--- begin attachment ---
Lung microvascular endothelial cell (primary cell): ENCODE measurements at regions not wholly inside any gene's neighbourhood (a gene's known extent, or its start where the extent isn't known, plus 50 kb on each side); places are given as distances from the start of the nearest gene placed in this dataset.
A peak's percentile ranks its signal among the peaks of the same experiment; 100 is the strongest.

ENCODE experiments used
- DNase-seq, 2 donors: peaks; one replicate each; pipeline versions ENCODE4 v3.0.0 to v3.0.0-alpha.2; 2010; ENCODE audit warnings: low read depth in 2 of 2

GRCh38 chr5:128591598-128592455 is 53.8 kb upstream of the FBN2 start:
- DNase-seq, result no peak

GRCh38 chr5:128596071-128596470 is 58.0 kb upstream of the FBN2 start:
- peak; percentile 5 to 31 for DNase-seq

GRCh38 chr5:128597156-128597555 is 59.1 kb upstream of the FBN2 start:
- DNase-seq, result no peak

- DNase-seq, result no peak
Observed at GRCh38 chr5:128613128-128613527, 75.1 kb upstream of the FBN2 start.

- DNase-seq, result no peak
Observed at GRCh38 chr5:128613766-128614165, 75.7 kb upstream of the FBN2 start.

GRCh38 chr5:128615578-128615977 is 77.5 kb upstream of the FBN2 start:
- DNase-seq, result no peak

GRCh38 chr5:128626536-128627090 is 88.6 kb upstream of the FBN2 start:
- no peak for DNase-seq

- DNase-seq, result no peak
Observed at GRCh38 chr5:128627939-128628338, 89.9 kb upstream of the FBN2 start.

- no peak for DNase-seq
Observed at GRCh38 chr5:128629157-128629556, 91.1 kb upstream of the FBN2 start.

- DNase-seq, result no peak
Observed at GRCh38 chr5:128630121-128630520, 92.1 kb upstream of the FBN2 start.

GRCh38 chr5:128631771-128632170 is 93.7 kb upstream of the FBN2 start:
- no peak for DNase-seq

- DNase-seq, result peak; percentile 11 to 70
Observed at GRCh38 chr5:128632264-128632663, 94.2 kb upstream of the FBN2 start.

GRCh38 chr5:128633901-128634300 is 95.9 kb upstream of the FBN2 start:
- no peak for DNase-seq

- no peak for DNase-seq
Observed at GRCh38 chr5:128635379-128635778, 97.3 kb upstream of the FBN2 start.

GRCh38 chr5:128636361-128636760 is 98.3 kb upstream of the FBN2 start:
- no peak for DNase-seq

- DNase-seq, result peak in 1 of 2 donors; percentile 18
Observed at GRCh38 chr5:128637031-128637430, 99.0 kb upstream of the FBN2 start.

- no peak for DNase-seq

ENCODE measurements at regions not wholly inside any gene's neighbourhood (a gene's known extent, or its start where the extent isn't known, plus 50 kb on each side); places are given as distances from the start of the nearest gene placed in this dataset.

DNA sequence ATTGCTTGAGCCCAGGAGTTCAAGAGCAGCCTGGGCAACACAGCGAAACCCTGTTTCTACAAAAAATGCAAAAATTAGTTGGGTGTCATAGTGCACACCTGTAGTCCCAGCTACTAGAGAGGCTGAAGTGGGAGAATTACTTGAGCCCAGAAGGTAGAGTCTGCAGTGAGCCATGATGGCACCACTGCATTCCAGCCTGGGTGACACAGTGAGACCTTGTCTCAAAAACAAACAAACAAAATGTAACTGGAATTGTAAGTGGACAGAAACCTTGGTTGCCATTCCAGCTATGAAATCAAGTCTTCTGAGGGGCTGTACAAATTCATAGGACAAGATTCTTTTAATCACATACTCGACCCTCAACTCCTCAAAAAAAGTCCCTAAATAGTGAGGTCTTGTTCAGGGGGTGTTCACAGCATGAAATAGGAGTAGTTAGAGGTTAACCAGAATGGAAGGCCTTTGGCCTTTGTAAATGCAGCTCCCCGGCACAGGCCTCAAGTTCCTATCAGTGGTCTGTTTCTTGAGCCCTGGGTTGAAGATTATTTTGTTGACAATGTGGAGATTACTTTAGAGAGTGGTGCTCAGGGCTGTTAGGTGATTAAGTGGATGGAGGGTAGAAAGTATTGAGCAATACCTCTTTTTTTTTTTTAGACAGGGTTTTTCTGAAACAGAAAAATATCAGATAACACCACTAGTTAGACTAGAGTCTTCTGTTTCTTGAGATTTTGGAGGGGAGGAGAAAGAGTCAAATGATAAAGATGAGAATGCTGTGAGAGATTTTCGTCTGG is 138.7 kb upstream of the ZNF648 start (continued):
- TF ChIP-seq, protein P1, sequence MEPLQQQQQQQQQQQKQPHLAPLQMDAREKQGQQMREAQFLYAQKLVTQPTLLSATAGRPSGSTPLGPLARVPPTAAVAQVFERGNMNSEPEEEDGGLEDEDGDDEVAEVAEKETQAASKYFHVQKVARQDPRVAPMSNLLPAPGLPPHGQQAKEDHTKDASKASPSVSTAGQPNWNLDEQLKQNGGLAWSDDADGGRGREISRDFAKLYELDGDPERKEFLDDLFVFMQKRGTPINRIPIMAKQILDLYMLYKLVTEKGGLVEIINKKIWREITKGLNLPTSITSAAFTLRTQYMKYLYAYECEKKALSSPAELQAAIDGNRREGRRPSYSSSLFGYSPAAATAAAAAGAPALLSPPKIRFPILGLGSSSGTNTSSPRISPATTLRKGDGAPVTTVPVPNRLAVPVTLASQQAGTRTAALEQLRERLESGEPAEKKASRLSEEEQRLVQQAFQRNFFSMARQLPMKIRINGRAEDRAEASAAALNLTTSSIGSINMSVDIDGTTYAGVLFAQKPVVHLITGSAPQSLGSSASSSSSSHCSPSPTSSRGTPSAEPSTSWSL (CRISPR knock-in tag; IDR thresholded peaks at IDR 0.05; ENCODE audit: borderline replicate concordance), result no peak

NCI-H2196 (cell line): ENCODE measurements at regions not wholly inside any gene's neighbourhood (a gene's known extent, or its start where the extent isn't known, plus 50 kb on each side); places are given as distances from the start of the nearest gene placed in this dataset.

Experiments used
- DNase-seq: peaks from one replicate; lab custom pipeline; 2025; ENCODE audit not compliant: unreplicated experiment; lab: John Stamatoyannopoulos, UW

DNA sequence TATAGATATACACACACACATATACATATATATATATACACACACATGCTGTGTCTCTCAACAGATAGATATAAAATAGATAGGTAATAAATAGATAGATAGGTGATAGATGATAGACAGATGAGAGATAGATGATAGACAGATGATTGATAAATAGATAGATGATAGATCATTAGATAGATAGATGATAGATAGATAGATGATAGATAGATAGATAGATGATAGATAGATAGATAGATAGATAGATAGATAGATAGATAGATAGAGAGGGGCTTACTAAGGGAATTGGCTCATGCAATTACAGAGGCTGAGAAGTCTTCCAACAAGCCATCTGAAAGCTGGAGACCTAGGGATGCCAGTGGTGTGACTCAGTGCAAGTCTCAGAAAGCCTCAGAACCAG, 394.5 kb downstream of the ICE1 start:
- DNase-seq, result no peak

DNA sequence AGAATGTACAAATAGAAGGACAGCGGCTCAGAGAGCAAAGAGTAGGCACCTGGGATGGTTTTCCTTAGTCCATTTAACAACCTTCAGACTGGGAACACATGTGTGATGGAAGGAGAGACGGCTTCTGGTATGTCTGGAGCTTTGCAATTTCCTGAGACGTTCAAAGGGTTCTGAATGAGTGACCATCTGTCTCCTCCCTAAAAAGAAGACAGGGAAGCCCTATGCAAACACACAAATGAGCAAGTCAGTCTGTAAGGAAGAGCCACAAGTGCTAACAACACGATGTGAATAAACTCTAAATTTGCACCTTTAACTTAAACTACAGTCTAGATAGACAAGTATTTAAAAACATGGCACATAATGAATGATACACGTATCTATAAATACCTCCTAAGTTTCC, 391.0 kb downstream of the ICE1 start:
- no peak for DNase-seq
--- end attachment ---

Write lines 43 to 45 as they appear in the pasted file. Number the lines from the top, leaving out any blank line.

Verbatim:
- DNase-seq: peaks from one replicate; lab custom pipeline; 2025; ENCODE audit not compliant: unreplicated experiment; lab: John Stamatoyannopoulos, UW

DNA sequence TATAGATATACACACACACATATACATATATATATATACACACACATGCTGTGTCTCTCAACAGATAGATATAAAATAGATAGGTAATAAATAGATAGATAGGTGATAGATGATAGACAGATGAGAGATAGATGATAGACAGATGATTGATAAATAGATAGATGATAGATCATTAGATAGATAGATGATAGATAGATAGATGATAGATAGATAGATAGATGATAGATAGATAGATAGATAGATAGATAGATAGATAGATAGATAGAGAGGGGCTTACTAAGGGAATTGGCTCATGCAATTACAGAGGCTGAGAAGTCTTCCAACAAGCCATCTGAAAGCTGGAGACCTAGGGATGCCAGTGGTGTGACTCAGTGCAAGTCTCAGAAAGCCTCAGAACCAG, 394.5 kb downstream of the ICE1 start:
- DNase-seq, result no peak